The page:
Fair market value election on death


Written on January 29, 2013 – 9:00 am | by Derek de Gannes

When a person dies that person is deemed to have sold their capital property for fair market value proceeds unless the will directs the executor to transfer the property to a spouse or spouse trust in which the property may be transferred at tax cost. Our tax rules allow the executor to elect proceeds in excess of tax cost, say, if the deceased had tax losses or other shelter what would otherwise be a taxable gain. Let’s say the capital property was one unit, say, a private corporation share and the executor wished to elect on a fractional portion of the share.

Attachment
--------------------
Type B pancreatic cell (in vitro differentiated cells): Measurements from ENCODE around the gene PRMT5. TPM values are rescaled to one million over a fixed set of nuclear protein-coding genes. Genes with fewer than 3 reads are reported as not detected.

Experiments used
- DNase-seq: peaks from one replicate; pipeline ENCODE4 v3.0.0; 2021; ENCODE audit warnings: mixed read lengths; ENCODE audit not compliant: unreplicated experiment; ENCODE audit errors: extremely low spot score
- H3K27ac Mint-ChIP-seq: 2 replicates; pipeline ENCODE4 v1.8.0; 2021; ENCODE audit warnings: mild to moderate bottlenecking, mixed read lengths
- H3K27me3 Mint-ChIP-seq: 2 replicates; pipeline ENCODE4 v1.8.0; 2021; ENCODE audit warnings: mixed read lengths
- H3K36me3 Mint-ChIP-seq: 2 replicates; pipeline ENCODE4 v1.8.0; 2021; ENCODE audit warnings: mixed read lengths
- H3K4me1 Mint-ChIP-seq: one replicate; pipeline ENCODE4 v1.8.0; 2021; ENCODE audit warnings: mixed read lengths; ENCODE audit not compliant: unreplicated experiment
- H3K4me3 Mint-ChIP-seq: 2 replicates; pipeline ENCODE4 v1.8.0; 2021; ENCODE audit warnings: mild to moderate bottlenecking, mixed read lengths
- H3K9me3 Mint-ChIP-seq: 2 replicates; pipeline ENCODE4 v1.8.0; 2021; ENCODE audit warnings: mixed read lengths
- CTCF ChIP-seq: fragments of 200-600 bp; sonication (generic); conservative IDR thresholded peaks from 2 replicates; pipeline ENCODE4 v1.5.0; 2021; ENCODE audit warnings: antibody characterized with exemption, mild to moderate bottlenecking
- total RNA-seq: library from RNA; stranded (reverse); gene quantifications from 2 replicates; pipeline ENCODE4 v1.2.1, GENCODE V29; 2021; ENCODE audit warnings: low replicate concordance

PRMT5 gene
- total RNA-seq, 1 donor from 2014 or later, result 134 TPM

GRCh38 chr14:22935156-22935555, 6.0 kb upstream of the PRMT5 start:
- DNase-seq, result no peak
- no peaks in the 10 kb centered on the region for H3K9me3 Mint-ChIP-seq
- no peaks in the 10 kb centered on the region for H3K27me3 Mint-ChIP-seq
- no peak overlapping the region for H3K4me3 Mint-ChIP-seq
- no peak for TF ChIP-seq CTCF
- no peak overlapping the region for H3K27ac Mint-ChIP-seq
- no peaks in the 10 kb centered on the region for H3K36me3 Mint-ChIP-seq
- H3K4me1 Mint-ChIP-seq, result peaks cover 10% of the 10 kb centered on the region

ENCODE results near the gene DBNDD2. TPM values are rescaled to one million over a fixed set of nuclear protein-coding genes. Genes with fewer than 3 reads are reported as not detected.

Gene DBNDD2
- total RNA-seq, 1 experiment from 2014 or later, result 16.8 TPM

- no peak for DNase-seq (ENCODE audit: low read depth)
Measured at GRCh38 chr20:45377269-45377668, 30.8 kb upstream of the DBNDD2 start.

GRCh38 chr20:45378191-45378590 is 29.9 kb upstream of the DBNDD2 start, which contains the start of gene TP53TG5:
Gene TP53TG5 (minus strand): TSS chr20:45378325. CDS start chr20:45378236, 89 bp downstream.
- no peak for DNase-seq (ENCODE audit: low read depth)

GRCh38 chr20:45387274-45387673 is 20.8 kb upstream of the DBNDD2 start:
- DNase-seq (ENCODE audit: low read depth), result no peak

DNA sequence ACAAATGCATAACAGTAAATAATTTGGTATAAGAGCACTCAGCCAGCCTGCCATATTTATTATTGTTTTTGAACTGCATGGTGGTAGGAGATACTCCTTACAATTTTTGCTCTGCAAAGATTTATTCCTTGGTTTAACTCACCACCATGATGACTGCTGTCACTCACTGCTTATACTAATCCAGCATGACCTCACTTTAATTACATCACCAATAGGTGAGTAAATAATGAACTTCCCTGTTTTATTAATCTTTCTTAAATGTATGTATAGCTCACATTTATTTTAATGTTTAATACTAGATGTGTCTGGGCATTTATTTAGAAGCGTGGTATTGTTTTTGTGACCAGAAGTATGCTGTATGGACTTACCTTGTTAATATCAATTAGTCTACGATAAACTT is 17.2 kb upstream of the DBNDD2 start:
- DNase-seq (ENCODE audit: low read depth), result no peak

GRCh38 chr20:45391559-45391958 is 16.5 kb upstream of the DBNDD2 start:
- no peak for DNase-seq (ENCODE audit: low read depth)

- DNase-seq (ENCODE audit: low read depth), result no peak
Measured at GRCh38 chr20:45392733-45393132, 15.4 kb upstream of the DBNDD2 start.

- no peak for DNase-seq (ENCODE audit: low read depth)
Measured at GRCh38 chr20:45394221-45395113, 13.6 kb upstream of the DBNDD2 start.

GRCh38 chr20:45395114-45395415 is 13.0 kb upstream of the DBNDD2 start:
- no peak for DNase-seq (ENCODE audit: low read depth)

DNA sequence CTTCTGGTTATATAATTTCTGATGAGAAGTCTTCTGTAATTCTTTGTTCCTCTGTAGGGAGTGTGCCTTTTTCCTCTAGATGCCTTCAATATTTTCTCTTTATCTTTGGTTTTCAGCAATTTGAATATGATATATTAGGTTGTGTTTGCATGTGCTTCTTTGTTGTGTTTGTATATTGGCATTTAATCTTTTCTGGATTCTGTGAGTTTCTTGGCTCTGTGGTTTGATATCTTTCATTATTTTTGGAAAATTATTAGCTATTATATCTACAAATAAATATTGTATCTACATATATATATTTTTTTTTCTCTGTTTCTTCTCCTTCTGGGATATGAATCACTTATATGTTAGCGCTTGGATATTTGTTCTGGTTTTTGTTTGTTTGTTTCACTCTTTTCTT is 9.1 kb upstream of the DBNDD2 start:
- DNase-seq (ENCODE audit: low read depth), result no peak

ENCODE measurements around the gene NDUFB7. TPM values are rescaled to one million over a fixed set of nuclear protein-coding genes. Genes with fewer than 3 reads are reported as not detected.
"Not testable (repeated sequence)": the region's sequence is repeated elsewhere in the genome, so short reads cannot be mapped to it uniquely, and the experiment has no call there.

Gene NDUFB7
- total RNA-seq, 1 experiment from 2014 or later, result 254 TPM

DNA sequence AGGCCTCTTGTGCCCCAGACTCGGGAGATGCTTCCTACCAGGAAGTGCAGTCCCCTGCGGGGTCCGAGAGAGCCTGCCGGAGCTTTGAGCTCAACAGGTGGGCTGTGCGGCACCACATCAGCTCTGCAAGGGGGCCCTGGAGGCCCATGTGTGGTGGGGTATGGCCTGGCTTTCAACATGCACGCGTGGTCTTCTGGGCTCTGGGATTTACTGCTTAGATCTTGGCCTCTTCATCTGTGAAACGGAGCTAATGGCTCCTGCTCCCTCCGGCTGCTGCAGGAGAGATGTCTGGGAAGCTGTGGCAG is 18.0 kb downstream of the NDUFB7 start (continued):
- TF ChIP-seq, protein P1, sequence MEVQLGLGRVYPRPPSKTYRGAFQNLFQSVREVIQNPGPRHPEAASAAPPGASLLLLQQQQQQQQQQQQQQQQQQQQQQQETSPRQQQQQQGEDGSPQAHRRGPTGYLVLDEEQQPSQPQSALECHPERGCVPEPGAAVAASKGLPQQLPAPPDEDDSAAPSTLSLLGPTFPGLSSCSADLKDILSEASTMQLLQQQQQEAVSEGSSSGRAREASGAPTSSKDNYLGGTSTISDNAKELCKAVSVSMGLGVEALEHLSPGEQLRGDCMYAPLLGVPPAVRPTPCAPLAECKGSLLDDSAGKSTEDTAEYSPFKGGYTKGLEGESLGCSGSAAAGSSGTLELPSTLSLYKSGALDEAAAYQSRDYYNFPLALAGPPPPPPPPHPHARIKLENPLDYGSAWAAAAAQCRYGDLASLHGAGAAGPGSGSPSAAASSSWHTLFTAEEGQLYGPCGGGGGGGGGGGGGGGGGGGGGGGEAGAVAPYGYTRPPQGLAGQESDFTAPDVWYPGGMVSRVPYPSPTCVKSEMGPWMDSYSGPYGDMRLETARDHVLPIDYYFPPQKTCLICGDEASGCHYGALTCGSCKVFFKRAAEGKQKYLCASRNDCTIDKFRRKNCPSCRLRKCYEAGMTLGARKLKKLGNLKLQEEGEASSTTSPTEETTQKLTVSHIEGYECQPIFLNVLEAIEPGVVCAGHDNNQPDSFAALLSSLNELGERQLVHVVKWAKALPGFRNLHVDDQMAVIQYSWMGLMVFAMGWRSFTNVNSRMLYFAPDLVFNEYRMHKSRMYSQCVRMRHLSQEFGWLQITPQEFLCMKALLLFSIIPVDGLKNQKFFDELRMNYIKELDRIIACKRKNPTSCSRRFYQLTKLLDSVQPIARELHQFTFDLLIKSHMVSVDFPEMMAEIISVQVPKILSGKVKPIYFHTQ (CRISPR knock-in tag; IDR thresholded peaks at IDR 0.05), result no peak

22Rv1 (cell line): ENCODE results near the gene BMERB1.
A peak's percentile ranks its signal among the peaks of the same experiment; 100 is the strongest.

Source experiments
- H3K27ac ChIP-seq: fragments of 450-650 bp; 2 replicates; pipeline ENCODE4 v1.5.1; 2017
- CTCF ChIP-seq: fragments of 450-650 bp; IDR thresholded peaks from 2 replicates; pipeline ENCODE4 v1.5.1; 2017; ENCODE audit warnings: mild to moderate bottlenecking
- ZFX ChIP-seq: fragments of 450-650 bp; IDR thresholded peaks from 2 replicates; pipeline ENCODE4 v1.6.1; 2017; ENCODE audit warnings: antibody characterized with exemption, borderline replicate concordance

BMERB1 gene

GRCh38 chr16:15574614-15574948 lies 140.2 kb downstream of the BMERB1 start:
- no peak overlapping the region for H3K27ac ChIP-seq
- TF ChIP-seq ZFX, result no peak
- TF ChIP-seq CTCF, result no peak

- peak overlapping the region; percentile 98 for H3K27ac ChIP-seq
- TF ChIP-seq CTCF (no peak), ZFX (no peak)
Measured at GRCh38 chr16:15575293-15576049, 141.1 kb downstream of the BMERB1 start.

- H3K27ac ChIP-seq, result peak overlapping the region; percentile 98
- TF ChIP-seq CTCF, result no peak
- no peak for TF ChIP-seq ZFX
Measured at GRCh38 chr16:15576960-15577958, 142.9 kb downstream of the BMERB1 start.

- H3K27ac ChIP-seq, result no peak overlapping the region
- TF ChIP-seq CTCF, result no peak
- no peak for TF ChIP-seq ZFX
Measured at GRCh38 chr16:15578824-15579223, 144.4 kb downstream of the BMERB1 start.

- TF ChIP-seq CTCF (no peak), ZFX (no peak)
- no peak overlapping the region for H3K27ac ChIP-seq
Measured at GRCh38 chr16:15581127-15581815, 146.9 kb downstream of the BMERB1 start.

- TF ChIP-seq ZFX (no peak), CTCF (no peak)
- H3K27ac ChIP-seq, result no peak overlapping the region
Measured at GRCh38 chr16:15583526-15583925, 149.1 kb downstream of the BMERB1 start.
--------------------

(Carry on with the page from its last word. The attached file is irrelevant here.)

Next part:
It is common today for fractional shares to be the subject of transactions and such fractional shares are recognized by corporate law. Notwithstanding corporate law, the Canada Revenue Agency confirmed its position in a recent technical interpretation wherein the single share represents a property of the deceased taxpayer and as such the legal representative cannot elect in respect of a fraction of that single share so as to apply the tax cost rollover to an arbitrary portion of that share and proceeds in excess of tax cost to the balance of the share.

Executors should consult their tax advisors when making the fair value tax election.

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